About AmLight project (2010-16):
Americas Lightpaths, AmLight, enables research and education amongst the people of the Americas. The enablement is through the operation of production infrastructure for communication and collaboration between the U.S. and Western Hemisphere science and engineering research and education communities.
The effort is fundamentally collaborative, encompassing the U.S. National Science Foundation’s AmLight support (Award #OCI-0963053) and committed financial resources of AURA , ANSP , and RNP , the resources of FIU and CENIC, AtlanticWave and PacificWave, and the networks of ANSP, CUDI, RedCLARA, REUNA, and RNP. Through AtlanticWave and PacificWave, there is production connectivity and peering to North American backbone networks Internet2, National LambdaRail (NLR), ESnet, and CANARIE. Through RedCLARA there is production connectivity to thirteen national research and education networks (NRENs) today with plans to expand to eighteen NRENs during the life of the project. These networks will enhance global e-Science collaborations through distributed production peering fabrics, as well as any research and education networks present or future that come to the AtlanticWave or PacificWave.
Download AmLight Brochure here .
AmLight is a rational architecture, designed to support the needs of U.S.-Western Hemisphere research and education communities in a manner that supports the evolving nature of discovery and scholarship. The infrastructure includes four different links :
(1) from AMPATH in Miami to the SouthernLight exchange point in Sao Paulo (20Gb/s),
(2) from SouthernLight to Santiago, Chile (1Gb/s),
(3) from the Lonestar Education and Research Network (LEARN) in El Paso Texas to CUDI in Ciudada Juarez, Mexico (1Gb/s), and
(4) from the Corporation for Education Network Initiatives in California (CENIC) in Los Angeles, California to CUDI/CLARA Mexican / Central and South American exchange in Tijuana, Mexico (10Gb/s).
The capacity and designs are based on collaborative funding over the five-year project plan, which are expected to evolve, and to continue to match the needs of the community.
The focus of AmLight is to be an open instrument for collaboration, interconnecting existing points of aggregation, and providing a means to leverage collaborative purchasing and network operation in order to effectively maximize the benefits of all investors, and to manage the NSF investment in the context of international partnerships.
AmLight will build upon the results of the WHREN-LILA project, award OCI-0441095, which successfully established a consortium to cooperate and collaborate among R&E network providers and users in the Western Hemisphere. As a result of this work, a new era in Western Hemisphere collaboration began, which, prior to WHREN, consisted of five 45Mb/s connections between the U.S. and four countries in Latin America. Now, through successful collaboration, capacity is greater than 20Gb/s, with connectivity to every country in South and Central America, and one third of the Caribbean. For the first time, there will be sufficient network resources to incrementally enable the dynamic provisioning of switched virtual circuits to support the next-generation of e-Science across the entire Western Hemisphere and to other global regions where U.S. scientists, instruments, and facilities are located. A rational, elegant approach for leveraging the Western Hemisphere’s existing and future research networks, the Americas Lightpaths project provides the greatest benefit possible to regional science and education in conjunction with a flexible design that grows with the needs of the U.S. research and education community.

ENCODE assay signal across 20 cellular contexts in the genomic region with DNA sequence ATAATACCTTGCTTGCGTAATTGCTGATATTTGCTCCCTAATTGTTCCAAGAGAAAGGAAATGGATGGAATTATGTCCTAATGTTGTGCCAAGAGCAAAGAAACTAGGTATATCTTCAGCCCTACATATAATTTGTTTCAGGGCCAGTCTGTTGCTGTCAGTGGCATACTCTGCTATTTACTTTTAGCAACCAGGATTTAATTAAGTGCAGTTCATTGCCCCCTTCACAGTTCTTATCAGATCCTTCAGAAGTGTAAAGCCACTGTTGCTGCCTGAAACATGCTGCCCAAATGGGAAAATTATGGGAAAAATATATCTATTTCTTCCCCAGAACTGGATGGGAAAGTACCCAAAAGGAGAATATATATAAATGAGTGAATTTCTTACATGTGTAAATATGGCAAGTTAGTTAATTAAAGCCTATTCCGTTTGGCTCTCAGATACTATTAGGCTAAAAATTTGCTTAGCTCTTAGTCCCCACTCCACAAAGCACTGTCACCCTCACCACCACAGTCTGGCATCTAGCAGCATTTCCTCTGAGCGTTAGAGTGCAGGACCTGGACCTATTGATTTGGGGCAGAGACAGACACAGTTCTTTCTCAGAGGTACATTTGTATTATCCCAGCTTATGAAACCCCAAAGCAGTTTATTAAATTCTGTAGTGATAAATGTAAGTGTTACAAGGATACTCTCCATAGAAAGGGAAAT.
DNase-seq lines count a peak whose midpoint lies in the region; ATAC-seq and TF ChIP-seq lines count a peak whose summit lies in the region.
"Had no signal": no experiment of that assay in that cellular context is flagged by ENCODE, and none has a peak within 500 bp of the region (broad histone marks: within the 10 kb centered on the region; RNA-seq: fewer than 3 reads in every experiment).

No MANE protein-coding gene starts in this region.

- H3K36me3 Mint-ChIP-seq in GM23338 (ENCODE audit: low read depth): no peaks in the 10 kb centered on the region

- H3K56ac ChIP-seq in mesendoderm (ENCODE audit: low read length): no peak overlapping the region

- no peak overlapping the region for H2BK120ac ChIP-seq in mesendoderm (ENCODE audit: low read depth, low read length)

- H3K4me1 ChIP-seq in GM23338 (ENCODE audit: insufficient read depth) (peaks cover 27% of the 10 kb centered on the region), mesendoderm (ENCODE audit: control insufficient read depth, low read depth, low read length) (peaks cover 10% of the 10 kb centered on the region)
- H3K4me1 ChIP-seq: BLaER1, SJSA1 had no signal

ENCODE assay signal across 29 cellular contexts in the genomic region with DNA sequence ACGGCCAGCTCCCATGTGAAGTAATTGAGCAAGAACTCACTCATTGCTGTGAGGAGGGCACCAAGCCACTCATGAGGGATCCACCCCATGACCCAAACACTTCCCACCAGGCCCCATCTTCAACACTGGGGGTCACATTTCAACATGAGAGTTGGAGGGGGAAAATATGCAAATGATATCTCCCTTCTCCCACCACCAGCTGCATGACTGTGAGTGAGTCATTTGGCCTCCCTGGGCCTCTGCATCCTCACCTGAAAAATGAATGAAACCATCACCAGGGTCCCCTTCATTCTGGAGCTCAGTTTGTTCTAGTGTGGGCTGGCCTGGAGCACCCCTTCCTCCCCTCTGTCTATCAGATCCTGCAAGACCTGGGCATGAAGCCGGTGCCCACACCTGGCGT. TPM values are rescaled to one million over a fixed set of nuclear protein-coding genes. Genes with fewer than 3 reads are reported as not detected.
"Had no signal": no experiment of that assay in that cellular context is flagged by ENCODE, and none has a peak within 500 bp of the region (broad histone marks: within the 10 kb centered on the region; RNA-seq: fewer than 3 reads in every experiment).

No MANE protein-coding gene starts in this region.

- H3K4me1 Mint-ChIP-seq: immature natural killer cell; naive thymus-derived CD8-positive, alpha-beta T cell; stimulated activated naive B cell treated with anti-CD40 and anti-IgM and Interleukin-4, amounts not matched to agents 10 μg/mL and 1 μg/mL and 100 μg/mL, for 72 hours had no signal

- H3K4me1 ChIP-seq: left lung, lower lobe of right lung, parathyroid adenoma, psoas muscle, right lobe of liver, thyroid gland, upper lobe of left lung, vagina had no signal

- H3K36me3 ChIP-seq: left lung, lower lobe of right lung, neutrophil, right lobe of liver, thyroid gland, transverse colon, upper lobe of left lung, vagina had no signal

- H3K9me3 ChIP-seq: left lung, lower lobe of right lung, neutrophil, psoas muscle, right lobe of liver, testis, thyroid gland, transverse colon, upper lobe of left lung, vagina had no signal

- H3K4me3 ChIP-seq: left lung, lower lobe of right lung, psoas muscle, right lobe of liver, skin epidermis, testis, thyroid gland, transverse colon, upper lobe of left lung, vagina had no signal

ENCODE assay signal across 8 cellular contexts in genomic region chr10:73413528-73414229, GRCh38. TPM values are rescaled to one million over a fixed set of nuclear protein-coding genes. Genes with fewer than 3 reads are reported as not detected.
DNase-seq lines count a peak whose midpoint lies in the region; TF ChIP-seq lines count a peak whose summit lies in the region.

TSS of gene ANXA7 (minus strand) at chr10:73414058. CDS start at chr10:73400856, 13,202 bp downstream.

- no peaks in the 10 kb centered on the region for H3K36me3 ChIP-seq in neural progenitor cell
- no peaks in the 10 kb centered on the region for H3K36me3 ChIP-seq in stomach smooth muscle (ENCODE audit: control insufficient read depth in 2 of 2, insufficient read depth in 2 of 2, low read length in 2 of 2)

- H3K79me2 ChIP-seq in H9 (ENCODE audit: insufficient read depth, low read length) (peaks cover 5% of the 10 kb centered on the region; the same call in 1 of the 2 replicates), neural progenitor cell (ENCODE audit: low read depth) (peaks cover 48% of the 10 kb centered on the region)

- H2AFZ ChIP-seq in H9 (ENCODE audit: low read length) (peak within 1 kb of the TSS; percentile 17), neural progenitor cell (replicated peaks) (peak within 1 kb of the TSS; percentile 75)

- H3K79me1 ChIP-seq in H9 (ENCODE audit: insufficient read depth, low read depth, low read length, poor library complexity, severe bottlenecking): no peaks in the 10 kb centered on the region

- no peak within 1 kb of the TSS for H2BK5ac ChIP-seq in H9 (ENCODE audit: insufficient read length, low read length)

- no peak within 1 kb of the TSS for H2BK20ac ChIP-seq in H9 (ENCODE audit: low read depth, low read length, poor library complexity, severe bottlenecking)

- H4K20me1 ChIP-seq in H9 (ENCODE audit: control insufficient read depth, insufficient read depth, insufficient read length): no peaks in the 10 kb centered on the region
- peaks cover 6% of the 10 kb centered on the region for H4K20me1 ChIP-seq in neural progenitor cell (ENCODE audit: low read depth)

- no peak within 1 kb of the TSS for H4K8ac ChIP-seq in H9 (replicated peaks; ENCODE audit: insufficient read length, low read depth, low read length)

Julio Ibarra, FIU, PI, has 20+ years of IT and Telecom infrastructure management, 10 of those years of specialization with international R&E network and project management. PI of WHREN (IRNC award for Latin America) responsible for the procurement, provisioning, and support of circuits. He provides overall leadership and planning for the project team and participates on the AmLight governance committees. Ibarra is a member of the Internet2 Standing Committee on International Strategy.
Heidi (Alvarez) Morgan, FIU, Co-PI, is the Research Coordinator and work with the applications communities to ensure effective utilization of the network resources. Responsibilities include working with science groups to document their utilization of the network, and forecast future demand. She coordinates application specific key personnel. As the present PI of NSF CI-TEAM Global CyberBridges (Award # OCI- 0636031) and Co-PI of WHREN-LILA, she brings extensive experience working with diverse groups of science and research communities using advanced R&E cyberinfrastructure.
Chip Cox, FIU, is the AmLight Project Manager and is responsible for day-to-day operations of the infrastructure. As the current COO of AMPATH, he has experience in the engineering and provisioning of network connections in Latin America, and project management expertise as a previous NSF program director. His responsibilities include coordinating network operations, deployment, and upgrades, ensuring availability of network resources, coordinating technology transfer to providers, and developing new pricing models for AmLight. Cox is also responsible for coordinating quarterly and annual reports of AmLight activities for NSF and external review.
Louis Fox, CENIC, Co-PI, oversees the installation and support of the technology infrastructure for the Texas and California connections to Mexico. He has previous experience overseeing the engineering and provisioning of network connections to Latin America and strong project management experience spanning over 30 years.
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